Epic Pulp Covers #14: Amazing Stories (March 1939)

Welcome to our blog series Epic Pulp Covers. Every Friday, we’ll post one classic pulp magazine cover that, for one reason or another, catches our fancy. Why? Because we simply adore these old periodicals, inside and out. You’ll always find something of their spirit within the heart and soul of every EOWS production.

This week’s choice (courtesy of Kev)? Amazing Stories from March 1939.

Amazing Stories (March 1939)

Comments:

  • I really dig the contrast between the two vehicle designs. They aren’t your garden-variety ‘rocket vs. flying saucer’ types. The artist put a lot of imagination into these colorful craft.
  • Who will win? The bronze bomber with the battle rivets, or the five-legged tripod replete with buttocks-driven cannon?
  • Featured on the cover is Robert Bloch (April 5, 1917-September 23, 1994), author of the book Psycho.

Come back next Friday for another episode of Epic Pulp Covers!

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[Major Hap Hazard’s Atomic-Powered Transceiver of Time on a Moon!] X Minus One-A Gun for Dinosaur

X Minus One – A Gun for Dinosaur 

Air date: 7 March, 1956

Adapted by Ernest Kinoy

When going back into the murky epochs of Earth’s prehistory to witness now-extinct creatures at the apex of their existence, it’s important to know the appropriate caliber of gun to hunt them down with. Adapted from the L. Sprague de Camp story of the same name, A Gun for Dinosaur illustrates precisely why the savagery of the mighty Tyrannosaur ain’t got nothing on that of civilized homo Sapiens with a gatt and a bad attitude.
From the acting, to the music, to the use of sound, a plethora of elements add to the show’s entertainment value, but of particular effectiveness is the subtlety in which the subject matter is presented. The absurdity of super-science being exploited so that modern humans can bag dino heads for trophies is handled with a feather-light touch; taken seriously, but casually, the concept free from the burden of pretentious techno-babble or overt, self-righteous condemnations of mankind’s destructive arrogance (although such arrogance plays a significant part in the story, rest assured). Gun is unspooling its yarn without hesitation, embarrassment, or apology, which makes for an episode of X-1 that engrosses the listener 62 years after it first aired.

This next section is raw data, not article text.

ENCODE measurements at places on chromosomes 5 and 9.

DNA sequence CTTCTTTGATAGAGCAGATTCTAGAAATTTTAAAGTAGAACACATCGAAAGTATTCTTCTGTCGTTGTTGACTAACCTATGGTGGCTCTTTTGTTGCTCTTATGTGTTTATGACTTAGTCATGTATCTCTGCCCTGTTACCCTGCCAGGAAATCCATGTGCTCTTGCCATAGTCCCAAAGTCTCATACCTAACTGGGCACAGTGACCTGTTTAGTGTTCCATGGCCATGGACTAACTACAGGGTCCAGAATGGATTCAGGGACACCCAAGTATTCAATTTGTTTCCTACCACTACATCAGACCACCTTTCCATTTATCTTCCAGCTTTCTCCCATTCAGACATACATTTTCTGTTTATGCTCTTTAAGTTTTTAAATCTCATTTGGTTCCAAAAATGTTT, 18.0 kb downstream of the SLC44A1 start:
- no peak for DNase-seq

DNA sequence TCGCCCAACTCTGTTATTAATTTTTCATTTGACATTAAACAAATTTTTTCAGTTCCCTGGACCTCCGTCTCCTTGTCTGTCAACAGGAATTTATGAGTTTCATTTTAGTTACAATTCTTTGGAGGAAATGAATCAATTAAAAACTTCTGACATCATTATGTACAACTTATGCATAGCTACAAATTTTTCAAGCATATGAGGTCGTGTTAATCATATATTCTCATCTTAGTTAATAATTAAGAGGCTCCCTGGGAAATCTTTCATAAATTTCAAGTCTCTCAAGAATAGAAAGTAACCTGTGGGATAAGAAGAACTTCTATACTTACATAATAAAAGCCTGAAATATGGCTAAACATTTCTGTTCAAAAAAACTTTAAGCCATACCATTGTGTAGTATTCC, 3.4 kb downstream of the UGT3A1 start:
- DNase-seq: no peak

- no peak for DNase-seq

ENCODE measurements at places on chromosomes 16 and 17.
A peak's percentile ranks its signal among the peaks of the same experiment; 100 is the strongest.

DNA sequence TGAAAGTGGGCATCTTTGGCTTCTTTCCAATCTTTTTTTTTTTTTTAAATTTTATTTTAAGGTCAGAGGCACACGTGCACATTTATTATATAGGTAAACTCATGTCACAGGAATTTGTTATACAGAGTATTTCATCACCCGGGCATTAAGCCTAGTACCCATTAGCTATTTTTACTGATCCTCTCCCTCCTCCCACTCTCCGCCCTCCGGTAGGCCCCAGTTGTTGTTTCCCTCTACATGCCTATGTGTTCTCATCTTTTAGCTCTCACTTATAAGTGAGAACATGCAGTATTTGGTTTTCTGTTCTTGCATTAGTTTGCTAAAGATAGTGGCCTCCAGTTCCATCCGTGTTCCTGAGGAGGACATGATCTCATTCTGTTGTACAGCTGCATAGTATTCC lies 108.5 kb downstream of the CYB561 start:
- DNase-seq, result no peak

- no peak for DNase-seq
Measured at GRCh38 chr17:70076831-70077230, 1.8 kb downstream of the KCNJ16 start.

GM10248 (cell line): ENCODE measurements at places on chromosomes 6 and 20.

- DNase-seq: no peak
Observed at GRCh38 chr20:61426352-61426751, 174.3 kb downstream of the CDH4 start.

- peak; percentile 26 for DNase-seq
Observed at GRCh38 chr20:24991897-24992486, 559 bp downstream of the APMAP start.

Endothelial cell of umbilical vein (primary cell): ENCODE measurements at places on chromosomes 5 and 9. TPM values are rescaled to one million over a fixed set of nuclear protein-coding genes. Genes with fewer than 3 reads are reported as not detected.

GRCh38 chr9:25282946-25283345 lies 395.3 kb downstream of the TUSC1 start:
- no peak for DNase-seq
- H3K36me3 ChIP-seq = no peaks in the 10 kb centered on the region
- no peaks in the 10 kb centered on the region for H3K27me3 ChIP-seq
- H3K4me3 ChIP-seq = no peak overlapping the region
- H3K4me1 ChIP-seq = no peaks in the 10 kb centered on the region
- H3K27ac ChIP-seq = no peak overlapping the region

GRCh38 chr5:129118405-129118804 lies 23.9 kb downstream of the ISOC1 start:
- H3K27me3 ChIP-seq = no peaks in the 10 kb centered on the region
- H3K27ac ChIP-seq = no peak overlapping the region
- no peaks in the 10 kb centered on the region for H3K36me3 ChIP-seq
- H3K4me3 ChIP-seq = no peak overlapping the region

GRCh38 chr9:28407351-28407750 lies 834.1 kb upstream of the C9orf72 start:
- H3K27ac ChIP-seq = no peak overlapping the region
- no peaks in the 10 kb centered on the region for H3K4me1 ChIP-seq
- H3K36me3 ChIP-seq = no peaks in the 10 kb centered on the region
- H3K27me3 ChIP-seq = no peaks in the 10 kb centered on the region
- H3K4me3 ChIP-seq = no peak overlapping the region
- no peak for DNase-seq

Today’s video was posted by VistaRecordsBoard.

Epic Pulp Covers #13: Fantastic Adventures (February 1950)

Welcome to our blog series Epic Pulp Covers. Every Friday, we’ll post one classic pulp magazine cover that, for one reason or another, catches our fancy. Why? Because we simply adore these old periodicals, inside and out. You’ll always find something of their spirit within the heart and soul of every EOWS production.

This week’s choice (courtesy of Mae)? Fantastic Adventures from February 1950.

Fantastic Adventures (February 1950)

Comments:

  • Why do these covers always provide more questions than answers? Does our heroine control the gems or do they control her? Are these jewels sentient? Do they put anyone who touches them into a dream state?
  • Oh. My. Sweet. Goodness. I just noticed the ghouls (?) in the background. Are they figments born of a nightmare, or just fans at a really weird rave?
  • Her hair? Life goals.

Come back next Friday for another episode of Epic Pulp Covers!

[Major Hap Hazard’s Atomic-Powered Transceiver of Time on a Moon!] X Minus One-Mars is Heaven

X Minus One – Mars is Heaven 

Air date: 18 May, 1955

This week’s featured episode is Mars is Heaven, based on a story penned by Ray Bradbury. The tale chronicles an initially charming, by-and-by curious, then increasingly creepy expedition to Mars where the bewildered American astronauts come across one of the most bizarre and inexplicable things one could ever discover on an alien world: Green Lake, Wisconsin.

Today’s video was posted by Fili-Bard Productions.

Epic Pulp Covers #12: Fantastic Universe (September 1959)

Welcome to our blog series Epic Pulp Covers. Every Friday, we’ll post one classic pulp magazine cover that, for one reason or another, catches our fancy. Why? Because we simply adore these old periodicals, inside and out. You’ll always find something of their spirit within the heart and soul of every EOWS production.

This week’s choice (courtesy of Kev)? Fantastic Universe from September 1959.

Fantastic Universe (September 1959)

Comments:

  • “Wow, Gary. Just, wow. We’re surrounded by a million places where there isn’t a volcano, and you found the one place where there is. Oh, and you landed cone-first, so there’s no way we’re getting home on this rocket. Masterstroke, dude. Truly your best landing yet, and I wish I could say I was being ironic. We need to give you the keys more often.”
  • Featured on the cover is Robert F. Young (June 8, 1915-June 22, 1986), prolific publisher of several novels and a library of short stories.
  • Also featured is Isaac Asimov (January 2, 1920-April 6, 1992), Russian-born writer of prodigious output who gave the world the Foundation series, among other memorable publications way over my head.

Come back next Friday for another episode of Epic Pulp Covers!